Everyone's got a different price point, the key is what kind of ROI you're getting for that cost. More expensive can be better if you're getting more in return.

It need not be cheaper, but it needs to be of the same quality or better. It’s definitely worth paying more while outsourcing support in new languages, for example.

Shore Up Your Service

Outsourcing providers are often categorized by their proximity to their customers. Outsourced does not universally mean India or the Philippines; there are probably onshore outsourcing providers right in your back yard! Onshore providers are within the same country, nearshore providers are close by, and offshore providers account for everywhere else. Nearshore (to the U.S.) providers, such as those in North, Central, and South America, benefit from a closer time zone and cultural understanding of U.S. customers. You'll even find some nearshore providers that share your customers' first language, while also having lower operating costs.

On=North America. Near=Central/South America and maybe Europe? Off=Everything else. Big considerations for Near and Off are cost savings, follow the sun, and language proficiency. Though many will do their darndest to throw quality/CX in there.

Onshore outsourcing is typical to a US-based firm. Near-shore is debatable but might mean the Caribbean or Central America, while offshore tends to be Europe, India, and the Philippines. I don't think the location is as important as reputation and industry fit.

Onshore = Same Country. Near-Shore = Same Time Zone. Offshore = International. Depends on your company's needs and goals. What is most important? Quality? Availability? Low costs? Each one comes with benefits, but each one you will pay a price, not always monetary.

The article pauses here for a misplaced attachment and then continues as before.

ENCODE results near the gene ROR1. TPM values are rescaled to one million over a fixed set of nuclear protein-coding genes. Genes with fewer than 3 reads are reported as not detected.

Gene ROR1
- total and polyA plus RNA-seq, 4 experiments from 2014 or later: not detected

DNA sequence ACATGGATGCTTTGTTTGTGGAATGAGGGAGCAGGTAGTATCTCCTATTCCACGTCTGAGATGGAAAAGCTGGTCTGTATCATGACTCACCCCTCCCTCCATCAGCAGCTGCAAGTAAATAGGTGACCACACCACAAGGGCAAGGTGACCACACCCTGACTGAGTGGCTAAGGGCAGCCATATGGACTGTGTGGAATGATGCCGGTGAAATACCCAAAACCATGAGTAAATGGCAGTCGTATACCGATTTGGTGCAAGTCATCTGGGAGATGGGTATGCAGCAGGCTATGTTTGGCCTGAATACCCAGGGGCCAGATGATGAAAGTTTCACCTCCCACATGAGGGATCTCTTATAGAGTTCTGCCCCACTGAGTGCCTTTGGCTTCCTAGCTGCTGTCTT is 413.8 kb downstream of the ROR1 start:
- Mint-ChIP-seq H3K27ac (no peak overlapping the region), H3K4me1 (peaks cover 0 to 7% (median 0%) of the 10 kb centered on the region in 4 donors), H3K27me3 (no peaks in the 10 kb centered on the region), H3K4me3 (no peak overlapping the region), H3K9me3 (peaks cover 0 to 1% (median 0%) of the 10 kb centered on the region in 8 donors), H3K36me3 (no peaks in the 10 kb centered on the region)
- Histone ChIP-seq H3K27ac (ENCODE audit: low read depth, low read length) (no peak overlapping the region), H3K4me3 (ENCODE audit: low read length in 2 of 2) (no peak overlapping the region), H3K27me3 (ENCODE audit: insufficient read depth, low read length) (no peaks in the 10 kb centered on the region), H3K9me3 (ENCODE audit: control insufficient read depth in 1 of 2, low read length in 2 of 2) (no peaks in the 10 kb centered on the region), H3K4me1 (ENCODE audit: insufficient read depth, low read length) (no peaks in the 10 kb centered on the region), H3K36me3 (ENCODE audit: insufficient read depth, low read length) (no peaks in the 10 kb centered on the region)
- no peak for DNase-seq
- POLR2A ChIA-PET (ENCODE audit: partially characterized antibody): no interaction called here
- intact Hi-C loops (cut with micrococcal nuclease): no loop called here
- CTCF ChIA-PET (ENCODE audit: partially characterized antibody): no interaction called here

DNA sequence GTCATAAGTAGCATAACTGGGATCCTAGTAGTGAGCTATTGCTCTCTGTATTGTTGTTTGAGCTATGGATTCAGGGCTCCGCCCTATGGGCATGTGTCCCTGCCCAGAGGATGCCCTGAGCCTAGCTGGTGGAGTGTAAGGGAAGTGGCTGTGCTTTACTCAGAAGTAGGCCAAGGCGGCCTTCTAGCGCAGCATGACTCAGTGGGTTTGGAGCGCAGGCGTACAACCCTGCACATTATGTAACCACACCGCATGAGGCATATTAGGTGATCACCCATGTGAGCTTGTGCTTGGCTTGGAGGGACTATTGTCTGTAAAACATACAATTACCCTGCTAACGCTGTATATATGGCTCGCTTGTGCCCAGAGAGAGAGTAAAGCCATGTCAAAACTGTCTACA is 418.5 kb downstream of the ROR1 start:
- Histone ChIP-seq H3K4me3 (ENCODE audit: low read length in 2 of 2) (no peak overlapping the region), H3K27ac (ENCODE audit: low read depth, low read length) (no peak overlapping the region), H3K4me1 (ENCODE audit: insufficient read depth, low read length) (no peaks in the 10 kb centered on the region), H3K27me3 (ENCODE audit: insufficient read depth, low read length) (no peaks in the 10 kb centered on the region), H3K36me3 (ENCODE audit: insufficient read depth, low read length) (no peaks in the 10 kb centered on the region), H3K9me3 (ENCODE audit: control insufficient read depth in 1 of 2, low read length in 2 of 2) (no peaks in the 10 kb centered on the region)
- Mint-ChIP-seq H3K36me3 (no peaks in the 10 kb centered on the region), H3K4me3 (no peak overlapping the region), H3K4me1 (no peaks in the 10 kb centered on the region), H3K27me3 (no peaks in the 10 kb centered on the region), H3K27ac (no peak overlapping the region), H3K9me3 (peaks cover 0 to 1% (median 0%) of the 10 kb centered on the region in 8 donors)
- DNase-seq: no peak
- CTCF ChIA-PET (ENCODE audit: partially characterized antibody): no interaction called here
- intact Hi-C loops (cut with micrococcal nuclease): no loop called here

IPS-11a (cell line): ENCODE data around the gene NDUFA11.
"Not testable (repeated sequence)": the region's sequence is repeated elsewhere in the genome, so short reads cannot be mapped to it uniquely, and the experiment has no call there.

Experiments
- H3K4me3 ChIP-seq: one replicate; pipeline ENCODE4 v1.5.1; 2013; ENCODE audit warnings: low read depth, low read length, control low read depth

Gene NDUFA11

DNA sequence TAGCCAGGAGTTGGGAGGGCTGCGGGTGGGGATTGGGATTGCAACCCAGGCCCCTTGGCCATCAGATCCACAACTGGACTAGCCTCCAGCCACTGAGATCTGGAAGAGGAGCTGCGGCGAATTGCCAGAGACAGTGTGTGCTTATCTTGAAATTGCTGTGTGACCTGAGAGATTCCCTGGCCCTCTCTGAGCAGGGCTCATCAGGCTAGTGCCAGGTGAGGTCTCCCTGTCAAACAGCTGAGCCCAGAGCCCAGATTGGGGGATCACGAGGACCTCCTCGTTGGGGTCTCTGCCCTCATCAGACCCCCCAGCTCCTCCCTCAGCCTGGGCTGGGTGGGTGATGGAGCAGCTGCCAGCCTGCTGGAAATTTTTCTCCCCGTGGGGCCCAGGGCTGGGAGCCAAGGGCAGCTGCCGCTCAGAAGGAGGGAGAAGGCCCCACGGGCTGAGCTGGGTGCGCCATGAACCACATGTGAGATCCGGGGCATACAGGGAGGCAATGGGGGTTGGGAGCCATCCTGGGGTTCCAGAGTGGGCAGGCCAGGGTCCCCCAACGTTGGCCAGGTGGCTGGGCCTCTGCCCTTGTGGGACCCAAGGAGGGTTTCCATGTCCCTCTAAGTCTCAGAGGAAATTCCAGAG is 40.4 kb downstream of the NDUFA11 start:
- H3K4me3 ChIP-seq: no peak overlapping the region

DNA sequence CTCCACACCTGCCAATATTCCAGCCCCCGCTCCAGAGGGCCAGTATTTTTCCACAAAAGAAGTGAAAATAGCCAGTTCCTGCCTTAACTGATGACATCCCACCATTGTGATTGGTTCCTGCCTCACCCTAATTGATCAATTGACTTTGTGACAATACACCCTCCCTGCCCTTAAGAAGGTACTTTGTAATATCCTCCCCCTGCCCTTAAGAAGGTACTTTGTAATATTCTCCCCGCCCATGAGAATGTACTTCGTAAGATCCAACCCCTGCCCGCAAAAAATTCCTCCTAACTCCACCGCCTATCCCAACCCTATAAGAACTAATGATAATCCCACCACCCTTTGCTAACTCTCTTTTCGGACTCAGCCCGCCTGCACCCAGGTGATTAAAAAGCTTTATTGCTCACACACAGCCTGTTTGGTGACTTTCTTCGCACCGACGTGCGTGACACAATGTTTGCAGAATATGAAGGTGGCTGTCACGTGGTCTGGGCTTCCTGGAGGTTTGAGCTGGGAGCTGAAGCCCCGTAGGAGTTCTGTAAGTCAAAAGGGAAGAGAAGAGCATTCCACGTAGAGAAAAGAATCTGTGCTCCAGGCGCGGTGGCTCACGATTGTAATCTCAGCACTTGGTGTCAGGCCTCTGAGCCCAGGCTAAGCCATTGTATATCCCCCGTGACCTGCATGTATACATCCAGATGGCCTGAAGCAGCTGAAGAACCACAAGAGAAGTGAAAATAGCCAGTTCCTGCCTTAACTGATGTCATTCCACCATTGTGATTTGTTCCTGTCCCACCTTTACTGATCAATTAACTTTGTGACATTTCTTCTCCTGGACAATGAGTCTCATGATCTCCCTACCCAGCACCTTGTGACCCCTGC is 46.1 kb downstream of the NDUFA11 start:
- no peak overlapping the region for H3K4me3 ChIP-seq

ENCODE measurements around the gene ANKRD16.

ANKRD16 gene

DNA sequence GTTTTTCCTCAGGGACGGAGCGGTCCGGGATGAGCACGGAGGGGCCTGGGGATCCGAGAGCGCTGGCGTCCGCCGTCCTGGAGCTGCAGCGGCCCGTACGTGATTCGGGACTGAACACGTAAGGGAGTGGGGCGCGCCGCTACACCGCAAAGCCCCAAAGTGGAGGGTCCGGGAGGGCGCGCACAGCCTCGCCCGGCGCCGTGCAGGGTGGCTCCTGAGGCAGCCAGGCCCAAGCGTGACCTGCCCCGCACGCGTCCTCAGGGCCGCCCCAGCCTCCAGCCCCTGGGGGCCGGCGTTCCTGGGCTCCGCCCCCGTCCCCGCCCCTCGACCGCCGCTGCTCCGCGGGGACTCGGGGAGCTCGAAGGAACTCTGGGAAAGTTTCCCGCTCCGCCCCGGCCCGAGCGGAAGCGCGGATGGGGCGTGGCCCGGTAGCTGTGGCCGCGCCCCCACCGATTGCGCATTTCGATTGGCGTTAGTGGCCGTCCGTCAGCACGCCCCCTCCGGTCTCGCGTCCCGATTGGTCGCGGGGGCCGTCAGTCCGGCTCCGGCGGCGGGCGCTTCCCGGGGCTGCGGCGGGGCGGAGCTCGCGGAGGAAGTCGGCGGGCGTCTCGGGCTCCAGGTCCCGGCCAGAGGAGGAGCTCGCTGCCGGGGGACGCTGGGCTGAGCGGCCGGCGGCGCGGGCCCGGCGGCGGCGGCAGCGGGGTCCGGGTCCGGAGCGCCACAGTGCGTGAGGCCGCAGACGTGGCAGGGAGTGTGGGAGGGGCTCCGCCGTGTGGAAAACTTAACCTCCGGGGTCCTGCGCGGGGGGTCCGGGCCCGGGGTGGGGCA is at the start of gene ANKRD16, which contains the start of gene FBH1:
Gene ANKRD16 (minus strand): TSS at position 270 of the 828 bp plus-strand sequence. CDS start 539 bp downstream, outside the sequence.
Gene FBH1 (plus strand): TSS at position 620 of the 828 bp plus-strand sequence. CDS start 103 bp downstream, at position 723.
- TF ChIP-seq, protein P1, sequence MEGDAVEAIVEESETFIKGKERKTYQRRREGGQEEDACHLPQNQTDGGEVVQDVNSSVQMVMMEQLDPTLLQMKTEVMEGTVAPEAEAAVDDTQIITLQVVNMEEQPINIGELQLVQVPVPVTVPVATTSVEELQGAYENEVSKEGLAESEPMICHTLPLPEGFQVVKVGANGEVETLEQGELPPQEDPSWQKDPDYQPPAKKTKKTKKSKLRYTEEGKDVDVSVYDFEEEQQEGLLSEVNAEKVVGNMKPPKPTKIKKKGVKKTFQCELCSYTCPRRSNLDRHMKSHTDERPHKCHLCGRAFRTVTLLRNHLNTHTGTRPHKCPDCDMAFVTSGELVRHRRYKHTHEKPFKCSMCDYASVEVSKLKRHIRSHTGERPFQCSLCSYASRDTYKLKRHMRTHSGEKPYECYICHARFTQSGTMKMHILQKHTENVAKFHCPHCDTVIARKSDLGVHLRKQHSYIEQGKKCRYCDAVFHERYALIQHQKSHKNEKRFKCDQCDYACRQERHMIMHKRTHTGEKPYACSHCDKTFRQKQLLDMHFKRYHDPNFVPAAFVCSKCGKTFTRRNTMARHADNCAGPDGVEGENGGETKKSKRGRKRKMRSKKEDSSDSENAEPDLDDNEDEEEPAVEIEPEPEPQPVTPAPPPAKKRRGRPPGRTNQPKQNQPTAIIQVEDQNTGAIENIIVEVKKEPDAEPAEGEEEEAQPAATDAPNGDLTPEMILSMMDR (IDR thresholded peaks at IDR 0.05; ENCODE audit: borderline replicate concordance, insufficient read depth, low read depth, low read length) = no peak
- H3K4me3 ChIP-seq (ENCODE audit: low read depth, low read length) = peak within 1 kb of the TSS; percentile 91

Low Cost, Low Quality

In the early days of globalization, customers were frustrated by language barriers, cultural misunderstandings, and sub-par support. Companies quickly shipped customer service jobs to the lowest cost locales with little regard for the customer or employee experience. These initiatives were often undertaken for the express purpose of reducing costs, without adequate concern for quality and customer retention. The industry has learned from this experience, on both fronts. Companies now balance service costs with customer objectives, and service providers have gotten much more adept at delivering quality efficiently. Changing customer preferences and channel mix has increased text-based service by email, live chat, and even SMS. Improved training and practice are equipping offshore providers to deliver even better support over voice channels.

The perception has gotten a lot better now but there’s still a slightly negative perception. It’s mostly due to bad blood from the past and due to stereotyping in pop culture!

Generally, yes. It's done poorly by many in the past and there has been a political aspect tied to the idea of outsourcing. E.g. "Sending good American jobs overseas". Whether you agree or not that is a narrative.

Outsourcing for Better CX

Outsourcers usually don't get much love for improving the customer experience, but there are plenty of ways to add value and delight customers. With the press of a button, your agents can help customers in hundreds of languages, thanks to outsourced interpreters. The next time marketing launches a huge campaign and forgets to tell you, your prospects will be pleased that your outsourcer was on standby to answer their calls quickly. When customers cannot sleep because of unsettled concerns, your outsourcer is burning the midnight oil to put them at ease 24x7. These are only a few examples of how outsourcing, as a whole or as a complement to your own staff, can serve customers' needs better than you can go it alone.